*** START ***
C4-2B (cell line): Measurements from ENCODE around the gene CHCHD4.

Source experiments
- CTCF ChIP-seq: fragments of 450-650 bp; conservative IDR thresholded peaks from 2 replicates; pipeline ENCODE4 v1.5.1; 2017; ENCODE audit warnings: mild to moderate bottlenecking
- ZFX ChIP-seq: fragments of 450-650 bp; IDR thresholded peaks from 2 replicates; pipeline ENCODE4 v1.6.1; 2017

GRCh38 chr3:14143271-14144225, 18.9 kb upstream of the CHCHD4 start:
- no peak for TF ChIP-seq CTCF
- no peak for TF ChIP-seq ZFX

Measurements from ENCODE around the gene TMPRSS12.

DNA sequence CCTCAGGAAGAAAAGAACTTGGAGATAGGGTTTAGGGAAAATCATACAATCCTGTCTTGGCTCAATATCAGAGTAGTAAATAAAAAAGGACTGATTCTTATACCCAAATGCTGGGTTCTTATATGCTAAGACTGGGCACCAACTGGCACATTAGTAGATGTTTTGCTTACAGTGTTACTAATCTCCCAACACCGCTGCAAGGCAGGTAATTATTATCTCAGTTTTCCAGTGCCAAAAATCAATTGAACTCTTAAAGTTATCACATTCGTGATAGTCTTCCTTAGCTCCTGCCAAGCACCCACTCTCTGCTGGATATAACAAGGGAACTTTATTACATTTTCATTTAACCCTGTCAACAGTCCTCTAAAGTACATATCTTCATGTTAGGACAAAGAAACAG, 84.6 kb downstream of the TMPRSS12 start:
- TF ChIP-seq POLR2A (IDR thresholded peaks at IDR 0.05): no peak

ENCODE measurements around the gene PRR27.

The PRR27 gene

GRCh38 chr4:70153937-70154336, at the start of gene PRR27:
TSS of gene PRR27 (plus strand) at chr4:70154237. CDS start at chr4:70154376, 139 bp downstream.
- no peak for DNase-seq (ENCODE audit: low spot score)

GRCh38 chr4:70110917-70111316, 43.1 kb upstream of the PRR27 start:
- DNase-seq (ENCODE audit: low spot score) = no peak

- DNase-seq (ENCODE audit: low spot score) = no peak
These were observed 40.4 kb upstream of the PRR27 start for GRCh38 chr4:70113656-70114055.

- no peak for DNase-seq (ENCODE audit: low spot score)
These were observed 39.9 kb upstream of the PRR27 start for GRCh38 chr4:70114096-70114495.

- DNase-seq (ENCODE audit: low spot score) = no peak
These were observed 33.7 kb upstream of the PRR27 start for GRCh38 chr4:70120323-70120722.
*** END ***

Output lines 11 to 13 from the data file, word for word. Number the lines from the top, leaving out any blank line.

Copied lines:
ENCODE measurements around the gene PRR27.

The PRR27 gene

GRCh38 chr4:70153937-70154336, at the start of gene PRR27: